• Hot spot: Candidates must identify an area on an image.
  • Case study: Candidates evaluate real scenarios. 
  • Matrix: Candidates choose the correct answers from a grid or a matrix.
  • Bow-tie: Candidates must analyze an electronic health record to determine the patient’s medical condition.
  • Drop-down: Candidates can use multiple drop-downs from the given options to assess clinical judgment.
  • Fill-in-the-blank: Candidates resolve problems such as determining medication dosage.

How Long Is the NCLEX? 

The test lasts five hours, and you can have 85 to 150 questions. Fifteen of those questions don’t have a score since they are experimental questions for future exams. 

Once you respond to the minimum of 85 questions, the system will determine if you have the necessary knowledge to practice as a nurse, and it can stop delivering questions. However, if the system can’t determine whether you have passed, it will continue giving questions until you prove your competency or until the exam reaches the maximum number of questions.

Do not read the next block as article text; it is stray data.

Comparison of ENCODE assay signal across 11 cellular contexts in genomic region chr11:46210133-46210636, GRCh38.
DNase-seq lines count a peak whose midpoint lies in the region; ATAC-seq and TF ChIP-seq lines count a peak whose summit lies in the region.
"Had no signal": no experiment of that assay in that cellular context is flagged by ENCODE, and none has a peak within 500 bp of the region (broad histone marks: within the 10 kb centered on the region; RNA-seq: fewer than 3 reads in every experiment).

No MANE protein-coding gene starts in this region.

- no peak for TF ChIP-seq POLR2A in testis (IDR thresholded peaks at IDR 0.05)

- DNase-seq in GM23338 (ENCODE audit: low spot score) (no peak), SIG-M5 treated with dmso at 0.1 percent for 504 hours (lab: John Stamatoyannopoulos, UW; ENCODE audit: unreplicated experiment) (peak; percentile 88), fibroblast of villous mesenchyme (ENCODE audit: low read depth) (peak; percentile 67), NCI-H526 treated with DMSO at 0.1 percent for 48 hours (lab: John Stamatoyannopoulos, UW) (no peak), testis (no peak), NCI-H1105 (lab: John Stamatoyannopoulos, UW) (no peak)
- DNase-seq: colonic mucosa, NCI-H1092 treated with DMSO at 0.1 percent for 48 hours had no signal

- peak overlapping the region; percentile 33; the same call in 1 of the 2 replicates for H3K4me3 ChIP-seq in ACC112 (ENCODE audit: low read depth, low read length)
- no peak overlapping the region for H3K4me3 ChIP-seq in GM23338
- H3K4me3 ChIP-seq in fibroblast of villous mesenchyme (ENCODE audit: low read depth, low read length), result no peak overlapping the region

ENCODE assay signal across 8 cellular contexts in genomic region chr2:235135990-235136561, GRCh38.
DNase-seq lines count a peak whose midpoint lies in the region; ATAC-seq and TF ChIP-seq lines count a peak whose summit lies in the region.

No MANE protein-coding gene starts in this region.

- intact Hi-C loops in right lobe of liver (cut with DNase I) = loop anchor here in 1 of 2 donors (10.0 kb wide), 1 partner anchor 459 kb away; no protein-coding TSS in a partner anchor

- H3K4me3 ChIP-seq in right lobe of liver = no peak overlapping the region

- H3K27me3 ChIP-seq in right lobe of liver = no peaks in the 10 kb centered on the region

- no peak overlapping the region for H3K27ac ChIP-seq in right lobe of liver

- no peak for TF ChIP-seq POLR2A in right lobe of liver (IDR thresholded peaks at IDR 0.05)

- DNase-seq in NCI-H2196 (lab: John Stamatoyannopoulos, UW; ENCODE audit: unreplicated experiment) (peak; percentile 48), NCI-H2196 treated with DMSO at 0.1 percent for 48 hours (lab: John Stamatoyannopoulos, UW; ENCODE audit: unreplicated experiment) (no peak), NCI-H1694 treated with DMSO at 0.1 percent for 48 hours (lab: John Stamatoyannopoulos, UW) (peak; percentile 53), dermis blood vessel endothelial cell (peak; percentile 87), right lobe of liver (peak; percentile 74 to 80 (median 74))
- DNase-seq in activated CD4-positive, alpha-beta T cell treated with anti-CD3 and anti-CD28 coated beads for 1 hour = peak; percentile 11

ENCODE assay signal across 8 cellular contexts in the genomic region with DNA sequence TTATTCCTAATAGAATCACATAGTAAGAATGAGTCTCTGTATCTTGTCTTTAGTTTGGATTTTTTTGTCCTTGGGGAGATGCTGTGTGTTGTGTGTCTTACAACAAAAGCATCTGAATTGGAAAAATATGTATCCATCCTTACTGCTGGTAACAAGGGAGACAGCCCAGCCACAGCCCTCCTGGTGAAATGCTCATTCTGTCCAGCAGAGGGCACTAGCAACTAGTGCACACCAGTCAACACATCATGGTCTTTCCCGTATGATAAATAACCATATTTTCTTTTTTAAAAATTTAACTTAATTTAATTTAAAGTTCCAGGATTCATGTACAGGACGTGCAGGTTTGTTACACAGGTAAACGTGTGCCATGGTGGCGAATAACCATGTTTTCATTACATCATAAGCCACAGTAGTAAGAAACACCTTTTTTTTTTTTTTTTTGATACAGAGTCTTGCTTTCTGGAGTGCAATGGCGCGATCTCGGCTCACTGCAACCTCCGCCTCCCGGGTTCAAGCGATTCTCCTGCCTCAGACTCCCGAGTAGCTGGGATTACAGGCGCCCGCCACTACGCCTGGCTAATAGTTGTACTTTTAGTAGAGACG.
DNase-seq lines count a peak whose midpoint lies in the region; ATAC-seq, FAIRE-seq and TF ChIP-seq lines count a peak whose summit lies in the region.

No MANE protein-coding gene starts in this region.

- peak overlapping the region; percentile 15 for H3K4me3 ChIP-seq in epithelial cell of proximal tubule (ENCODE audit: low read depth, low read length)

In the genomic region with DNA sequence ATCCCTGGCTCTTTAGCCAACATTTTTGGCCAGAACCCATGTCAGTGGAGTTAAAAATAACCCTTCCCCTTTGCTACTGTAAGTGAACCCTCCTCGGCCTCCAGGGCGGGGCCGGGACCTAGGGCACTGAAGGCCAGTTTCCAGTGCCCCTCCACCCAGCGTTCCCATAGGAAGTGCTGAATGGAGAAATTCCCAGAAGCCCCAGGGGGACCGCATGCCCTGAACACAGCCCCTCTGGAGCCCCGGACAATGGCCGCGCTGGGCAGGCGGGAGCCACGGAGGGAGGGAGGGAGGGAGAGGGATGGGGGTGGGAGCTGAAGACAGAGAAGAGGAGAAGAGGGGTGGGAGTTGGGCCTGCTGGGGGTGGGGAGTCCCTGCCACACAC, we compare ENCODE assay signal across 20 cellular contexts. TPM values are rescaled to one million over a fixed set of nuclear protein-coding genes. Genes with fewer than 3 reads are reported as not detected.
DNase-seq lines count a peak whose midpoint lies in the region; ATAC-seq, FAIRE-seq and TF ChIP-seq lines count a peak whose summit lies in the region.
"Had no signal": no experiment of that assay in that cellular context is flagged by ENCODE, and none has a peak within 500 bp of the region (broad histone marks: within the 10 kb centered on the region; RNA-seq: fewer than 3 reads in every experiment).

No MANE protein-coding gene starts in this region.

How Is the NCLEX Scored?

The test uses different systems to score the answers. The following list shows the methods used in the test:

  • 0/1 scoring: In this method, the score is the sum of all your correct answers in an item. You don’t lose points for your incorrect answers.
  • Rationale scoring: You only earn points when both responses in the pair are correct. This method is applied when a complete understanding of paired information is needed.   
  • +/- scoring: In this method, you get points for every correct answer. However, your incorrect answers deduct one point from multi-point items.

These three methods are polytomous, allowing partial credit scoring. This feature differs from the previous test’s scoring system, which used dichotomous scoring that only gave a point when the candidate selected all the correct answers.

What Does CAT Mean?

The NGN uses computerized adaptive testing (CAT), an algorithm that delivers customized questions according to the candidate’s answers. Therefore, the first questions are easier than the consecutive ones since the CAT tests your knowledge and competency, providing more or less challenging questions based on your previous responses. 

In other words, depending on how you perform, the questions vary from a more manageable level to a more challenging one and vice versa. 

The algorithm determines if you pass the test based on the following rules:

  • Maximum-length exam: When the system delivers the maximum number of questions and the candidate is close to meeting the requirements, the computer determines whether the candidate passed the test.